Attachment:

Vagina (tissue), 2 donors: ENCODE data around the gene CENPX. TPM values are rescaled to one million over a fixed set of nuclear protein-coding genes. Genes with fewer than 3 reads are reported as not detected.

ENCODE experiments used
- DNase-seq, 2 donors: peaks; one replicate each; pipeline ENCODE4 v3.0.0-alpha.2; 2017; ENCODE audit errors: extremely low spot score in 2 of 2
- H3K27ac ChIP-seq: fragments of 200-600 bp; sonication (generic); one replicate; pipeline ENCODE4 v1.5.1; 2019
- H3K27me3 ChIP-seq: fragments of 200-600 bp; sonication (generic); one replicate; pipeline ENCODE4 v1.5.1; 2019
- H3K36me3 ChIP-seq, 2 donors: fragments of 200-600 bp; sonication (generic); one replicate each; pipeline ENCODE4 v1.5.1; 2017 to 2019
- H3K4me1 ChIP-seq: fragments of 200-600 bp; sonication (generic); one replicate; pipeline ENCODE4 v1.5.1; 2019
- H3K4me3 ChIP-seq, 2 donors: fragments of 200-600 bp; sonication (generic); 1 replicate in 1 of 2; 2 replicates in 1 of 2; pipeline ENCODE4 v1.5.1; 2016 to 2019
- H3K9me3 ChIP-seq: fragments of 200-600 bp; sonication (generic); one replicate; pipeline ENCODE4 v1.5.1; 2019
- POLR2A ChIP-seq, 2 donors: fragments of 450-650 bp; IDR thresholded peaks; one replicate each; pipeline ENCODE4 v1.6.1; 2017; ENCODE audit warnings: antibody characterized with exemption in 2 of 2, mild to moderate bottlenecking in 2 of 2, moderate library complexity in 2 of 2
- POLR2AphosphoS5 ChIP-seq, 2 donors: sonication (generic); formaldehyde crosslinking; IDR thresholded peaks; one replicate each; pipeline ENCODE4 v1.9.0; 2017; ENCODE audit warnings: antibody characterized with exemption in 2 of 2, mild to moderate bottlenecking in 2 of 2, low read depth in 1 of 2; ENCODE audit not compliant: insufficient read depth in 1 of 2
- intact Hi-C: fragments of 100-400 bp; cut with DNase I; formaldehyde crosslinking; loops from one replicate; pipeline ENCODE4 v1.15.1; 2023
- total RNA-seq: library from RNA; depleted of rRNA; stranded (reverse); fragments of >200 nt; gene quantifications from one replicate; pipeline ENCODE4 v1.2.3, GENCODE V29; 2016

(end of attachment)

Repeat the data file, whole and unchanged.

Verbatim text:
Vagina (tissue), 2 donors: ENCODE data around the gene CENPX. TPM values are rescaled to one million over a fixed set of nuclear protein-coding genes. Genes with fewer than 3 reads are reported as not detected.

ENCODE experiments used
- DNase-seq, 2 donors: peaks; one replicate each; pipeline ENCODE4 v3.0.0-alpha.2; 2017; ENCODE audit errors: extremely low spot score in 2 of 2
- H3K27ac ChIP-seq: fragments of 200-600 bp; sonication (generic); one replicate; pipeline ENCODE4 v1.5.1; 2019
- H3K27me3 ChIP-seq: fragments of 200-600 bp; sonication (generic); one replicate; pipeline ENCODE4 v1.5.1; 2019
- H3K36me3 ChIP-seq, 2 donors: fragments of 200-600 bp; sonication (generic); one replicate each; pipeline ENCODE4 v1.5.1; 2017 to 2019
- H3K4me1 ChIP-seq: fragments of 200-600 bp; sonication (generic); one replicate; pipeline ENCODE4 v1.5.1; 2019
- H3K4me3 ChIP-seq, 2 donors: fragments of 200-600 bp; sonication (generic); 1 replicate in 1 of 2; 2 replicates in 1 of 2; pipeline ENCODE4 v1.5.1; 2016 to 2019
- H3K9me3 ChIP-seq: fragments of 200-600 bp; sonication (generic); one replicate; pipeline ENCODE4 v1.5.1; 2019
- POLR2A ChIP-seq, 2 donors: fragments of 450-650 bp; IDR thresholded peaks; one replicate each; pipeline ENCODE4 v1.6.1; 2017; ENCODE audit warnings: antibody characterized with exemption in 2 of 2, mild to moderate bottlenecking in 2 of 2, moderate library complexity in 2 of 2
- POLR2AphosphoS5 ChIP-seq, 2 donors: sonication (generic); formaldehyde crosslinking; IDR thresholded peaks; one replicate each; pipeline ENCODE4 v1.9.0; 2017; ENCODE audit warnings: antibody characterized with exemption in 2 of 2, mild to moderate bottlenecking in 2 of 2, low read depth in 1 of 2; ENCODE audit not compliant: insufficient read depth in 1 of 2
- intact Hi-C: fragments of 100-400 bp; cut with DNase I; formaldehyde crosslinking; loops from one replicate; pipeline ENCODE4 v1.15.1; 2023
- total RNA-seq: library from RNA; depleted of rRNA; stranded (reverse); fragments of >200 nt; gene quantifications from one replicate; pipeline ENCODE4 v1.2.3, GENCODE V29; 2016